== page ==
Why Tether’s latest statement about its auditor is complete BS

in bitcoin •  last year

I don’t mean to to be an alarmist, but this week my concerns about Tether have reached critical mass.

Before I get into it, I’d like to point out that what follows is a somewhat informed rant. I’m no stranger to cryptocurrency, or accounting. I’ve done some writing and speaking on the topics, and also founded a Bitcoin payment service called Bylls back in 2014. In the accounting world, I served as the first Treasurer of the Blockchain Association of Canada, and have worked on audits of public and private businesses for nearly 5 years at a public accounting firm.

I think Bitcoin and many other crypto projects are fascinating. Decentralized technology is at the intersection of economics, politics, finance, technology and society, making it difficult to ignore. As with any multidisciplinary field, the learning curve may be steep, but luckily there are many helpful resources to get you started. While many believe cryptocurrencies will someday change the world, even the most knowledgable in the space know that the recent speculative frenzy is not necessarily an indicator of success, and that we shouldn’t get ahead of ourselves quite yet:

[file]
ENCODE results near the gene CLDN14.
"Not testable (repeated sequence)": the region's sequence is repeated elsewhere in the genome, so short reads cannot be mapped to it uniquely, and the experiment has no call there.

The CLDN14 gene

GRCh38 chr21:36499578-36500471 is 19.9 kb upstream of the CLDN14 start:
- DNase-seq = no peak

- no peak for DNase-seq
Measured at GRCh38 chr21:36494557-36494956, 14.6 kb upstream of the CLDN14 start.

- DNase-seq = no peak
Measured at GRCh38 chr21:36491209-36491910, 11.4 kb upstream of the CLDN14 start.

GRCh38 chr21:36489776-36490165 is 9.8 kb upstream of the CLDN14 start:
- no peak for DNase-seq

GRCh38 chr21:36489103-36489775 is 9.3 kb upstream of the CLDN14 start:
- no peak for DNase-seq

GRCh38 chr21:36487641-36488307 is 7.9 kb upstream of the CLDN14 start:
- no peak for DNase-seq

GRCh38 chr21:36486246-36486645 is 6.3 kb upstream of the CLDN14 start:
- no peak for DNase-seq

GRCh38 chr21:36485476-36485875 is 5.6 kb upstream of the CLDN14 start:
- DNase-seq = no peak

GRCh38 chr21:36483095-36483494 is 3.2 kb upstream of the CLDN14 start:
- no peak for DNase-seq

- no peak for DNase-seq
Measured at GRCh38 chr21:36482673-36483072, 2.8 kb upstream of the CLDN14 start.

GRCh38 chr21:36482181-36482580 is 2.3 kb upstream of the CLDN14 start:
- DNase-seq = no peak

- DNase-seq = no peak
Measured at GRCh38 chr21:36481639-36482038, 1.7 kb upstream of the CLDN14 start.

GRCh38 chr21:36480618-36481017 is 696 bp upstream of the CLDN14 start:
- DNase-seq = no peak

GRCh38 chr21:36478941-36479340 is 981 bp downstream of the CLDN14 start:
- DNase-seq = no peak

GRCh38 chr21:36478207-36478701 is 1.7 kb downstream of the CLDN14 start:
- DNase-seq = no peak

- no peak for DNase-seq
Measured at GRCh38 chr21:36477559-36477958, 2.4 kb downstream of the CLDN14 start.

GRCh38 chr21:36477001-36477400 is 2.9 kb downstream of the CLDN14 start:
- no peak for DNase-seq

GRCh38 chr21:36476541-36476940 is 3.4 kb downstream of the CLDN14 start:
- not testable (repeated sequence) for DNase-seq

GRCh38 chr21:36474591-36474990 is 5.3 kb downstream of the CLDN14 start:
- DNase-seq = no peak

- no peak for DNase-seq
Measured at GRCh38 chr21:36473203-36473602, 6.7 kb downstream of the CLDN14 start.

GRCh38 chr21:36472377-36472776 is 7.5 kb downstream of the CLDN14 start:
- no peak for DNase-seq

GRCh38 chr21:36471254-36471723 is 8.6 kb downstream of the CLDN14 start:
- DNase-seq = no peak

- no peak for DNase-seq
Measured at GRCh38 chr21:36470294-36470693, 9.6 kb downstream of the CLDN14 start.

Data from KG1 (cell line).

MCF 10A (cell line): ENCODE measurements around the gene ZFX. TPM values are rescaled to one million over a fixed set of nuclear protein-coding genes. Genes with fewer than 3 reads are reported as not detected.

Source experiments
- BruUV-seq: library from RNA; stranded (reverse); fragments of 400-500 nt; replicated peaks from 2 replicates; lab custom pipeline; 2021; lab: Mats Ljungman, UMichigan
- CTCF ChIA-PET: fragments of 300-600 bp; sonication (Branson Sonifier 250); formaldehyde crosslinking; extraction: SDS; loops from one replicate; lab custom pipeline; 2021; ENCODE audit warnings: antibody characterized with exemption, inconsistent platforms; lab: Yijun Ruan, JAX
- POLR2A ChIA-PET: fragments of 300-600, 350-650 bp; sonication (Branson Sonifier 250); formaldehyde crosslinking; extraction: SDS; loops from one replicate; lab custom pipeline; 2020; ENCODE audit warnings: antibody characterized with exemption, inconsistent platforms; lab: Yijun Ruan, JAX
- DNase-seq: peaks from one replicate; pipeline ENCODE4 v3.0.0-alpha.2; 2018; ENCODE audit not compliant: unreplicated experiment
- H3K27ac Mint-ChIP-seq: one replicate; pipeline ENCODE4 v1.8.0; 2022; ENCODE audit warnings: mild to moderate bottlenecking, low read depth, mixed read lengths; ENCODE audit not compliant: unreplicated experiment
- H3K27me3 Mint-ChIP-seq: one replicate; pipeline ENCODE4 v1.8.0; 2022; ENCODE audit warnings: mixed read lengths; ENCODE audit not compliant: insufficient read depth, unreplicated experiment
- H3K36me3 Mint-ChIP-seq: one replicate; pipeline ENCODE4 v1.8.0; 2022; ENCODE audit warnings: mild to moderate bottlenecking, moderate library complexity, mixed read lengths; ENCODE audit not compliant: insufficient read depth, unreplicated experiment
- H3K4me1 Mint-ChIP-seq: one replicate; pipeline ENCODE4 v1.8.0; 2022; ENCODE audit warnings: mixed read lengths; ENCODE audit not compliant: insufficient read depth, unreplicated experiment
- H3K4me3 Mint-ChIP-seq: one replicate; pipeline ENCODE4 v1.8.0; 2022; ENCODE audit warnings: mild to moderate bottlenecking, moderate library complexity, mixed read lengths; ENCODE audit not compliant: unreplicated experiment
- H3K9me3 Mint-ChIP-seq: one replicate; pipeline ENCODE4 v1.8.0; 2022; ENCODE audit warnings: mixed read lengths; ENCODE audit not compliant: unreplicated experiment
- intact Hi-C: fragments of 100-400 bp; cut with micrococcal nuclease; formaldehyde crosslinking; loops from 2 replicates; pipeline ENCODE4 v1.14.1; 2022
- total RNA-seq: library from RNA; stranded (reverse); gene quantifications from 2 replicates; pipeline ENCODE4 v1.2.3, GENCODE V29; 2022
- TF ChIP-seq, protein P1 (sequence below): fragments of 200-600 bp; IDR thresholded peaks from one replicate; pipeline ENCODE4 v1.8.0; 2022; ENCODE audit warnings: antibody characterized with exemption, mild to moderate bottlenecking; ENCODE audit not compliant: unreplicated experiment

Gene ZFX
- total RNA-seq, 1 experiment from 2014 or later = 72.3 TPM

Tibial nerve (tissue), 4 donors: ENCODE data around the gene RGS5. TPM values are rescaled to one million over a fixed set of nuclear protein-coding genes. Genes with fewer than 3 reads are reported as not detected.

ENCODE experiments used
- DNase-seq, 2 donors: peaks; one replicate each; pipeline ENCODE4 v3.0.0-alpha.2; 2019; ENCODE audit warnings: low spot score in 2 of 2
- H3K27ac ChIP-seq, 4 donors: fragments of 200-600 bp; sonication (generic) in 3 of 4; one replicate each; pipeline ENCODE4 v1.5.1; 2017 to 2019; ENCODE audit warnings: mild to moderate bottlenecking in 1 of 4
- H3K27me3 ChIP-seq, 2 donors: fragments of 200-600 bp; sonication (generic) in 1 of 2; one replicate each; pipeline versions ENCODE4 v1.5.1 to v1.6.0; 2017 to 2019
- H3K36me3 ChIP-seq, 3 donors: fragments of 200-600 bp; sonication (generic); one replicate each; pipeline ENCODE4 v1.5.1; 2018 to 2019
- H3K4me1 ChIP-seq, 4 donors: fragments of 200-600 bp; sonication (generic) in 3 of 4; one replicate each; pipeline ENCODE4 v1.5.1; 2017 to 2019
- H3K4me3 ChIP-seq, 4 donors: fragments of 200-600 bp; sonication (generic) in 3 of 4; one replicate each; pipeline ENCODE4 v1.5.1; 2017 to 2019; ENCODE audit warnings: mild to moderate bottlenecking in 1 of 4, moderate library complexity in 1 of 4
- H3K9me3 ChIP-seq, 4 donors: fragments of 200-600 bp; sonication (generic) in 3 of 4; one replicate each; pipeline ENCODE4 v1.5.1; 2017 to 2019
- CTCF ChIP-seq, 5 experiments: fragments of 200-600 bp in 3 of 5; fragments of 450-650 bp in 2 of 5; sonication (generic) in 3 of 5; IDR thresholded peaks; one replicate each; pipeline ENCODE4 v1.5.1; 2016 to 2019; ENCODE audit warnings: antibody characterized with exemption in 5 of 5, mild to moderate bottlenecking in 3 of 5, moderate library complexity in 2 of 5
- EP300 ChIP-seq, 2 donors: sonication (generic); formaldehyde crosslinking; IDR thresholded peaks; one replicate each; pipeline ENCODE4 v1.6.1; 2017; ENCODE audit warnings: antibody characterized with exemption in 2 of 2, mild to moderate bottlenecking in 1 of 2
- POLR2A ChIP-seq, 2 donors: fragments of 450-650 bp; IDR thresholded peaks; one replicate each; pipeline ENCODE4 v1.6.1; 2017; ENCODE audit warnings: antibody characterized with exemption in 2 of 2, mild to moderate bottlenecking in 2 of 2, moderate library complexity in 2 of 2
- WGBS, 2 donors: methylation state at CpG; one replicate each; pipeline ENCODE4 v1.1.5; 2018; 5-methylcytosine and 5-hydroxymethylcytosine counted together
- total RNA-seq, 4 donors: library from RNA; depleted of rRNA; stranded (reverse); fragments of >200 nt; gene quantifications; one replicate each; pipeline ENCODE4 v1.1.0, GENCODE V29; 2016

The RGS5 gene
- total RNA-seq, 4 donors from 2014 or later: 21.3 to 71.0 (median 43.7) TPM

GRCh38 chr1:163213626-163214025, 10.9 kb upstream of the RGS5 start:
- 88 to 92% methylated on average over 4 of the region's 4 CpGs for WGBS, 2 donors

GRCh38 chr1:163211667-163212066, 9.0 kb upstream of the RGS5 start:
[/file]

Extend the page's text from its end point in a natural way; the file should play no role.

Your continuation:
This brings us back to Tether.

In theory, there is nothing wrong with a cryptocurrency backed by the US dollar. It could act as a tool to reduce your exposure to volatility, and make transferring funds between exchanges much easier (hooray for arbitrage!). There’s clearly demand for such a concept, and Tether isn’t the only “stablecoin” in the game (see: TrueUSD and Maker).

My issues are directly related to the execution of this concept by Tether’s management team. Their public statements and operating style make for an interesting yet troubling read, as detailed in posts by the anonymous blogger Bitfinex’ed.

tl;dr: Tether has suffered from banking constraints, lied about being regularly audited, misrepresented consulting work performed by Friedman LLP and most probably don’t have ~$2.2 billion in US dollars to maintain the 1:1 reserve ratio that they so proudly claim to.